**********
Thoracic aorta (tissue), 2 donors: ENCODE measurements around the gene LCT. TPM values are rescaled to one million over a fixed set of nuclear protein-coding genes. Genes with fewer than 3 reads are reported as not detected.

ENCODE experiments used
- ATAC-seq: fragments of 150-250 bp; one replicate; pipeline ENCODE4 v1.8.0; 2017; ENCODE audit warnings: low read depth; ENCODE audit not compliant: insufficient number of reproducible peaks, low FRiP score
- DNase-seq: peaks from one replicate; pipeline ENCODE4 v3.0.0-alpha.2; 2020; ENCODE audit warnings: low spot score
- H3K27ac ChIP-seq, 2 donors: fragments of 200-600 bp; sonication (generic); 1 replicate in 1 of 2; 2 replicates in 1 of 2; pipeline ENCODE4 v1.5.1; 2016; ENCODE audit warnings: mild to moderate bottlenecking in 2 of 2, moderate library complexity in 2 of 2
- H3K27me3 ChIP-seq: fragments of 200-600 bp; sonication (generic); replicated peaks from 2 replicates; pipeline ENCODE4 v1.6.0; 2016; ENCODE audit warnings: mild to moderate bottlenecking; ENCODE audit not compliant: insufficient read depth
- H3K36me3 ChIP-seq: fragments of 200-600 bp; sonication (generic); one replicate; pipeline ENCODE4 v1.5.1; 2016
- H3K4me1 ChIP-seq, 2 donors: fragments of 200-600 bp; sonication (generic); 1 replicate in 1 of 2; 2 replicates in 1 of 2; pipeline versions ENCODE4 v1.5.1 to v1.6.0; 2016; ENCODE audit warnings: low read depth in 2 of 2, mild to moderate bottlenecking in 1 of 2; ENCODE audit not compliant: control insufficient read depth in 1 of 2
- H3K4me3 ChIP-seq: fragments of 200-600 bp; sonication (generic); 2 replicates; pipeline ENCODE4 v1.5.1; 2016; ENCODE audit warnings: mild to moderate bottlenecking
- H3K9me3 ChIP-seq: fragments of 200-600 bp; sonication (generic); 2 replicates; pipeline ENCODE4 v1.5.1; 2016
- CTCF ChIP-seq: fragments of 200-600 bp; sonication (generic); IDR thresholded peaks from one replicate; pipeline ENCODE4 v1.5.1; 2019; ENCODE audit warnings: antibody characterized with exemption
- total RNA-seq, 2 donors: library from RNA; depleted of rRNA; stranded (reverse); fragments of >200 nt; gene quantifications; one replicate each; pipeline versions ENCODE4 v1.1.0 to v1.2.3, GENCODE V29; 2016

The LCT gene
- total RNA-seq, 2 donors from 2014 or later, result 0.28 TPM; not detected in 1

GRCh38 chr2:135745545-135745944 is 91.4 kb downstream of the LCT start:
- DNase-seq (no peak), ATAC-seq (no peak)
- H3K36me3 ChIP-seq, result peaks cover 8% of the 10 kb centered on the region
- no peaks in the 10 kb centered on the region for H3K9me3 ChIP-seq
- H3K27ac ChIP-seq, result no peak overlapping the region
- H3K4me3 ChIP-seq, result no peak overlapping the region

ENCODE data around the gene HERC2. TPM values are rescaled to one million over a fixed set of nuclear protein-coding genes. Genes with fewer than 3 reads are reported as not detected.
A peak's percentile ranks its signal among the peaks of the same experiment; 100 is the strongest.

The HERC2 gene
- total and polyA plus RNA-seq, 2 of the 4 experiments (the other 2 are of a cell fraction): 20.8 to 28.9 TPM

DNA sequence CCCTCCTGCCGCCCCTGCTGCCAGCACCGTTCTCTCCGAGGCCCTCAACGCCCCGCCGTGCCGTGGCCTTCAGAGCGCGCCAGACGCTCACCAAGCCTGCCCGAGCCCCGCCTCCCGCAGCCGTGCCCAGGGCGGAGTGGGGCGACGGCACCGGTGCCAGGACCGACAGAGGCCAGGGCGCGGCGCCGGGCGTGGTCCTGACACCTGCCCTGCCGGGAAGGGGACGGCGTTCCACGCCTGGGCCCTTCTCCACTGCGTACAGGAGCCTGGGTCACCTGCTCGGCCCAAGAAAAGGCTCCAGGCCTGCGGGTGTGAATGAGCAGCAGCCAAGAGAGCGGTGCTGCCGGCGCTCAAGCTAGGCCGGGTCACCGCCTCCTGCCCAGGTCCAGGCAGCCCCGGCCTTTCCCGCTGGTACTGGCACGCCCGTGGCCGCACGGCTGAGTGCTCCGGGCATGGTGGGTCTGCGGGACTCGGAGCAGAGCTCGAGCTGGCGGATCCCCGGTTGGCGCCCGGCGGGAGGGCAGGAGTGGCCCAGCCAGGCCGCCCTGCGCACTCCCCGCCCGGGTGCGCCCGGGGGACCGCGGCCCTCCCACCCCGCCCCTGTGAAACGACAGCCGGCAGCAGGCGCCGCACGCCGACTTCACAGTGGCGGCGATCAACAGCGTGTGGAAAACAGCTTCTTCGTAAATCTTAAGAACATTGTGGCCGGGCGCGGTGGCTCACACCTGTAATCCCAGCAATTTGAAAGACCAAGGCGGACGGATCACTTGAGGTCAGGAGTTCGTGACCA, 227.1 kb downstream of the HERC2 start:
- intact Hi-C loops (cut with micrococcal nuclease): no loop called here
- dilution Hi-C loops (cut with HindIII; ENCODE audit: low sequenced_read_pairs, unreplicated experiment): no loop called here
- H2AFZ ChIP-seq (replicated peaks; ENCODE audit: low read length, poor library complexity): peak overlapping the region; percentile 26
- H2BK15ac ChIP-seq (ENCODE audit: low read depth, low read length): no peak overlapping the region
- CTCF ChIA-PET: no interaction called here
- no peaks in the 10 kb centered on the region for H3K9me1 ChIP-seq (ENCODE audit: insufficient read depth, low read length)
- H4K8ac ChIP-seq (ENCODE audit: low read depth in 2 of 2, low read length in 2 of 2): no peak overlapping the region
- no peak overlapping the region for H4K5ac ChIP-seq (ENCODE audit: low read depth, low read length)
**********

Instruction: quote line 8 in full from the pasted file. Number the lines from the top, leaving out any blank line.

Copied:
- H3K4me1 ChIP-seq, 2 donors: fragments of 200-600 bp; sonication (generic); 1 replicate in 1 of 2; 2 replicates in 1 of 2; pipeline versions ENCODE4 v1.5.1 to v1.6.0; 2016; ENCODE audit warnings: low read depth in 2 of 2, mild to moderate bottlenecking in 1 of 2; ENCODE audit not compliant: control insufficient read depth in 1 of 2